Private-sector employers added 162,000 jobs last month, according to a survey released Wednesday by payroll processor Automatic Data Processing Inc. That doesn't bode well for the official monthly jobs report that will be issued Friday by the Labor Department.
ADP's surveys have overshot the government's tally by an average of about 50,000 in recent months. As such, economists largely stuck with their forecast for about 120,000 new jobs in September. That would be only a little better than the 96,000 added in August -- and barely enough to absorb the growth in the workforce population. The unemployment rate is expected to stay at 8.1 percent.
The September jobs report will be the next-to-last one before the Nov. 6 general elections, and another ho-hum month of data is unlikely to have much sway over voters. Yet it'll still provide a lot of political fodder for the campaign trail.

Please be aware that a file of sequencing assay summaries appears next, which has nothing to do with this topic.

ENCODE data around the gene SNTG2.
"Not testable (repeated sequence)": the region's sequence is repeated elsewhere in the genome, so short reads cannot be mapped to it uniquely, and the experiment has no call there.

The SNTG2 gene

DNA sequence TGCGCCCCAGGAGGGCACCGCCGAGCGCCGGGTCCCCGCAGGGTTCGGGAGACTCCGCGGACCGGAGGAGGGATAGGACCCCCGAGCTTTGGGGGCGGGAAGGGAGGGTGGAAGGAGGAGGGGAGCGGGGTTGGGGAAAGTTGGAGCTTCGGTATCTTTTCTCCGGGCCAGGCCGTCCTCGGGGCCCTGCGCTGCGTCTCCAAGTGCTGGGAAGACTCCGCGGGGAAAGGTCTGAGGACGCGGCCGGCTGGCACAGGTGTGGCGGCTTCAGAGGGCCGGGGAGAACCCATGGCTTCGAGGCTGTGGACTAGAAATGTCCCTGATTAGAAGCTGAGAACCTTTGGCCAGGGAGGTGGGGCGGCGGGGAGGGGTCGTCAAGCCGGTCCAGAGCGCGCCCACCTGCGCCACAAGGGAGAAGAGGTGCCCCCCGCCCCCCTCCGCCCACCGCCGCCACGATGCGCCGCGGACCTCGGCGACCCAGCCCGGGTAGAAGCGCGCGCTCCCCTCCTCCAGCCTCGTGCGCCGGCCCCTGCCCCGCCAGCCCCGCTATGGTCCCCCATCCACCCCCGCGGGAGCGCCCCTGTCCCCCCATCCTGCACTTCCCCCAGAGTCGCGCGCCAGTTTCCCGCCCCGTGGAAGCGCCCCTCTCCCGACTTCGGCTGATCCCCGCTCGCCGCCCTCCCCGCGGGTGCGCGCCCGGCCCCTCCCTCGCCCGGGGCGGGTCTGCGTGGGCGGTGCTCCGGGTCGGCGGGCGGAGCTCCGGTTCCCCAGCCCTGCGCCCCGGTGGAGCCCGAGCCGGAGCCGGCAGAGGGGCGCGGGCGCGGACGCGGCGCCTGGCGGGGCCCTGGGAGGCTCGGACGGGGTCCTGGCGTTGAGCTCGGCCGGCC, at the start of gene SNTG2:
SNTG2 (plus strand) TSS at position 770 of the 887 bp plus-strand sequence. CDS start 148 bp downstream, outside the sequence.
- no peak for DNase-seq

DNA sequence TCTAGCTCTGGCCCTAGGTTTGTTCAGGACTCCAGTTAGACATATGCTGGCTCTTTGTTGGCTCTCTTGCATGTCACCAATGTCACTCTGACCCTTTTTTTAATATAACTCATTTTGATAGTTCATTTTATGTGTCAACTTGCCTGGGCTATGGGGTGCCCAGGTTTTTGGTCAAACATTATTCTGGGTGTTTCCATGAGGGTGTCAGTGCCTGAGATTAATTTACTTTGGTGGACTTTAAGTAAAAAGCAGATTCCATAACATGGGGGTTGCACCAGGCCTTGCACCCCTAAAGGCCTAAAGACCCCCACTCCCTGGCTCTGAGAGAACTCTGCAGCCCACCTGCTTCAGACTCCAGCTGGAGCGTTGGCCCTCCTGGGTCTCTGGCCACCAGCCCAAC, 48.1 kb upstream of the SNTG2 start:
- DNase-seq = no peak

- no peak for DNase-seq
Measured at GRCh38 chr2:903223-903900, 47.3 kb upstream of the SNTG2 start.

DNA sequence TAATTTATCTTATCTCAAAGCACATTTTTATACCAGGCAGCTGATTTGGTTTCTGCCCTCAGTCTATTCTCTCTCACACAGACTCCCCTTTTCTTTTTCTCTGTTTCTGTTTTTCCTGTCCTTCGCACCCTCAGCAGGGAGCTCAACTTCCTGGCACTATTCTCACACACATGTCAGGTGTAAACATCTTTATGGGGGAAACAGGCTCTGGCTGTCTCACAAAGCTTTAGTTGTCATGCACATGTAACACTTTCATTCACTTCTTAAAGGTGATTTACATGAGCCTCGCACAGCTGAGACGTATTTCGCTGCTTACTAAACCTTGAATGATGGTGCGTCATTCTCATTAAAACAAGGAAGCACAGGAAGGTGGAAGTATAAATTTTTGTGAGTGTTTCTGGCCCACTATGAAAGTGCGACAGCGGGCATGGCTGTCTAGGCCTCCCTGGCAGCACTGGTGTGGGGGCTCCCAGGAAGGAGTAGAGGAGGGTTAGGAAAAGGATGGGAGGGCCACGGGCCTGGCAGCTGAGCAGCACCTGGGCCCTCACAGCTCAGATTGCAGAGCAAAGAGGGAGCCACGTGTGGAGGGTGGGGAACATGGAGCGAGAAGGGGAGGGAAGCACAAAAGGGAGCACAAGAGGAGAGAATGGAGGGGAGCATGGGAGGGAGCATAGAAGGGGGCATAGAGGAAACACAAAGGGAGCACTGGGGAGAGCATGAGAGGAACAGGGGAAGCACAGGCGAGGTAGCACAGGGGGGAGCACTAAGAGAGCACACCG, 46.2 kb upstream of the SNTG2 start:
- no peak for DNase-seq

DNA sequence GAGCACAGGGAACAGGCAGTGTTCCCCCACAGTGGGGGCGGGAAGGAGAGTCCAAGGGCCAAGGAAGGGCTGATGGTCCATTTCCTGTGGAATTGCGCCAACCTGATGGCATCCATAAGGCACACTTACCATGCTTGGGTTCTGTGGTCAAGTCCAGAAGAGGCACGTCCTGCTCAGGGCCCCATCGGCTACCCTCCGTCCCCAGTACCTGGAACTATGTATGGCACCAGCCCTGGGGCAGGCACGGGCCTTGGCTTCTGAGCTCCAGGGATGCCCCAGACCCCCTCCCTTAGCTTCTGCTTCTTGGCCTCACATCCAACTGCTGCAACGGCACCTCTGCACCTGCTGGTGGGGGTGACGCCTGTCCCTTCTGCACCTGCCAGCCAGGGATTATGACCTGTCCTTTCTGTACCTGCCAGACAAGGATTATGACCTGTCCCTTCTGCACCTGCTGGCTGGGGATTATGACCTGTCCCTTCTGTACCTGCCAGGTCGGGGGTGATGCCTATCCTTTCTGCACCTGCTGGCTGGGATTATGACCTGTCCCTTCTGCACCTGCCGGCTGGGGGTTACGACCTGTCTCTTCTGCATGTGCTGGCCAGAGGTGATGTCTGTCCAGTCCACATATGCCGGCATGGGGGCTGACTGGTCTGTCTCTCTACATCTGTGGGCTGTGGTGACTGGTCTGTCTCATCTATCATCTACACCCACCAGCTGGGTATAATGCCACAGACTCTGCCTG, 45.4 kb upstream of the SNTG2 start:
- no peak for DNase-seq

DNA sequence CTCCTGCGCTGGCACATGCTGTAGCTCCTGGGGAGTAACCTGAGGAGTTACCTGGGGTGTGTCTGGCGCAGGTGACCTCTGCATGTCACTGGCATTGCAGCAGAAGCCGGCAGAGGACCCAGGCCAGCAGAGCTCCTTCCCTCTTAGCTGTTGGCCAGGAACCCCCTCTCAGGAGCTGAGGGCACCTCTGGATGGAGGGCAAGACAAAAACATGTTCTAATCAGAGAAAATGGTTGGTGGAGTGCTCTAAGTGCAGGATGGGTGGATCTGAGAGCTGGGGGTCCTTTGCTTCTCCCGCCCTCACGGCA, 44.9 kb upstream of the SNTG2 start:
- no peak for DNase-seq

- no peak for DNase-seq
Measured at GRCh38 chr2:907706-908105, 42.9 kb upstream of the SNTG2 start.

The ADP survey did show some hopeful signs. It said small employers, those with fewer than 50 workers, added half of the 162,000 jobs last month. That could mean there's more hiring by mom-and-pop businesses and startups than what's being picked up by government surveys. In this recovery, small firms haven't played as strong a role in hiring as is typical after recessions.
Another encouraging indicator was construction, which by ADP's count added 10,000 to its payrolls in September. Construction remains some 2 million jobs shy of the industry's peak in late 2007 just before the nation fell into recession, but an emerging recovery in the housing market could start to bring back some jobs.
Separately, mortgage applications surged 16.6 percent last week, with refinancings rising by nearly 20 percent to a three-year high, according to a report Wednesday by the Mortgage Bankers Association of America.
The jump came as mortgage rates dropped to record lows after the Federal Reserve's action to buy mortgage-backed securities. The report Wednesday said the contract rate for 30-year fixed mortgages fell to 3.53 percent last week, down from 3.72 percent two weeks earlier.
Like manufacturing, housing has a significant ripple effect on the economy, influencing makers of building materials, producers of furniture and kitchen appliances and even suppliers of grass seed.
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